Brâncuşi, Britain and the Idea of Modern Sculpture
Call for papers
Conference, to take place:
Henry Moore Studios & Gardens, Hertfordshire
Thursday 27 June 2024
Deadline to apply:
Friday 1 March 2024, 17:00
About the conference
For this one-day conference we invite new contributions on Constantin Brâncuşi’s reception in Britain, its wider resonance in modern and contemporary art and the impact it has made on changing definitions of modern sculpture in Britain.
The conference marks the conclusion of the Henry Moore Foundation’s research season Brâncuşi and Britain, organised to coincide with the major exhibition of Brâncuşi’s work at Centre Pompidou, Paris in spring 2024.
To date, Brâncuşi’s contribution to ideas of modern sculpture in Britain has been understood chiefly through the tradition of direct carving, formal simplicity, and ‘truth to materials’, confining much of the discourse on his work to a narrow set of practices and philosophical concerns centred on sculpture’s relationship to the natural world. This conference seeks to complicate and expand such narratives with reference to a broader range of practices, concepts and interpretations of how Brâncuşi’s work signifies. In doing so, we want to explore how the considered application of critical theory, historiography and object-based study to seemingly well-established figures, histories and practices can support contemporary efforts to rearticulate the position of modern British sculpture in a global context – mapping its depth as well as its breadth, and salvaging a renewed sense of its complexity, relevance and radical intent.
The study of Brâncuşi’s work since his death in 1957 has benefited from continuous reassessment by artists, theorists and academics in the UK and internationally. Art historians including Rosalind Krauss, Anna Chave and Alex Potts have employed a range of theoretical tools to reframe the sculptor’s work, teasing out its dynamics of difference and repetition, transience and permanence, abstraction and embodiment. Studies into Brancusi’s use of photography, film and the relational environment of the studio have articulated a more complex relationship between subject and object at the heart of his practice, and positioned his work at the intersection of symbolist, surrealist and Dadaist thought. Over the same period, artists working in Britain – from the New Generation sculptors to Rasheed Araeen and Simon Starling – have cited Brâncuşi to engage not only with questions of sculptural form, language and philosophy, but with the legacies of modernism, modernity and globalisation.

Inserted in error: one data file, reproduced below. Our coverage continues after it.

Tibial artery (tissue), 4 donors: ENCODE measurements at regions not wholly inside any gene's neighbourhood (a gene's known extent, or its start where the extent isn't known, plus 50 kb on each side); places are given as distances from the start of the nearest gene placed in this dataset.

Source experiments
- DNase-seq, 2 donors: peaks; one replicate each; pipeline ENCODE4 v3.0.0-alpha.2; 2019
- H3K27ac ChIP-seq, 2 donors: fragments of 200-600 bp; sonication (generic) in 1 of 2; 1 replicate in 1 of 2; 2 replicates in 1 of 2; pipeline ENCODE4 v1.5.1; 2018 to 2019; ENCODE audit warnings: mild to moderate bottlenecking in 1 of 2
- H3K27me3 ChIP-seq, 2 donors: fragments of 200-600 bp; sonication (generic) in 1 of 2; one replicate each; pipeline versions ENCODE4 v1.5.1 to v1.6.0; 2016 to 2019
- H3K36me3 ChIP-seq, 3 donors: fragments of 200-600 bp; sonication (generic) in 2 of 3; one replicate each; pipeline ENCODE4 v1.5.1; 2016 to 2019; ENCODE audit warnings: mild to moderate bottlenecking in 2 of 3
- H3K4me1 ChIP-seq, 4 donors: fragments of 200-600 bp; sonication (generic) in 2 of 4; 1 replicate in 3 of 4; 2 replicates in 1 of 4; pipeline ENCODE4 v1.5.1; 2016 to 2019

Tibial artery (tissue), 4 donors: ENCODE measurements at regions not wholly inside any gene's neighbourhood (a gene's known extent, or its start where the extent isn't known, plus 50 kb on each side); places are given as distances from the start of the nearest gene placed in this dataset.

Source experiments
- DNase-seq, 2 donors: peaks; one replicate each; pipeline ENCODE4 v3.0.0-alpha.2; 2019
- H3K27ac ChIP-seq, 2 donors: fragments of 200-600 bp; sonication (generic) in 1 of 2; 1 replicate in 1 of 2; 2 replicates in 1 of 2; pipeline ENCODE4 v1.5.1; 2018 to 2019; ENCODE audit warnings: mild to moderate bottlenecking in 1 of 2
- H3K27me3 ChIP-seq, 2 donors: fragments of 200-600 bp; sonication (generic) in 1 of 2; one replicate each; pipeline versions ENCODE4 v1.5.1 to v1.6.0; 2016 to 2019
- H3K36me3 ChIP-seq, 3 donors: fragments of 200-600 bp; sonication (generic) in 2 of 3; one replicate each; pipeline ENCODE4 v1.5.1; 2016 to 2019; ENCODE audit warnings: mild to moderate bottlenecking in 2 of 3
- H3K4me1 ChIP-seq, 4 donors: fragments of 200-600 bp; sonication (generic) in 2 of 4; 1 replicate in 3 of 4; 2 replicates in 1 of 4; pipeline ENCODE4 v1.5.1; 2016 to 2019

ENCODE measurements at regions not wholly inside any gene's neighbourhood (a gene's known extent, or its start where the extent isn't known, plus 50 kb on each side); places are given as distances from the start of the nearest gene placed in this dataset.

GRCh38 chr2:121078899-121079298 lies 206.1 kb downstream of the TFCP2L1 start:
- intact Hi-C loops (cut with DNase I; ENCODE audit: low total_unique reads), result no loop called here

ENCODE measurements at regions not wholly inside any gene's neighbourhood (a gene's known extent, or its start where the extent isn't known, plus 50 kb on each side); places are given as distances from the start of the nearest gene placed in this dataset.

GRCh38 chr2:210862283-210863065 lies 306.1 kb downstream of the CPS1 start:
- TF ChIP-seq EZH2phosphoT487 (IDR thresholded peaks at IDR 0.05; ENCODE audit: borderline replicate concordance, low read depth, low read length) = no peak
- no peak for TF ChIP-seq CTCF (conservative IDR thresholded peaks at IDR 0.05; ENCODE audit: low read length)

Topics and themes of discussion
Taking these shifting interpretations of Brâncuşi and his work as its starting point, this conference aims to provoke broader questions about the relationships between modern British sculpture and its points of reference in the international avant-garde. How has the modernist canon in Britain been structured by these relationships? How might a shift in emphasis – in the connections, ideas and figures we treat as structural – change our perceptions of sculptural theory and practice? What cultural and social histories can be made available to us through a revision of paradigmatic ideas about modern sculpture and international artists like Brâncuşi?
With this in mind, we invite proposals for 20-minute papers related but not limited to the following themes:
- Moments of contact, from early exhibitions and publications of international modern sculpture in Britain to collaborative projects such as Circle: International Survey of Constructive Art and the migration of Central and Eastern European artists to Britain
- Exchanges in the fields of British and Romanian art and culture in particular
- The role of British critics and art historians (e.g. Clive Bell, Herbert Read, William Tucker) in constructing narratives of twentieth-century sculpture
- Brâncuşi’s position in thought on such topics as vitalism, constructionism, surrealism and abstraction in Britain
- How philosophies of materials and the natural world have shaped perceptions of modern sculpture in Britain
- Innovative uses of film, photography and performance in conjunction with sculptural practices in Britain
- Interpretations of Brâncuşi’s work and legacy by later British artists
Submit a proposal
To submit a proposal, please send a 250-word abstract and 100-word bio to firstname.lastname@example.org by 1 March 2024.
Successful applicants will be notified by 25 March. Speakers will receive an honorarium of £100, and travel and accommodation costs within the UK will be reimbursed.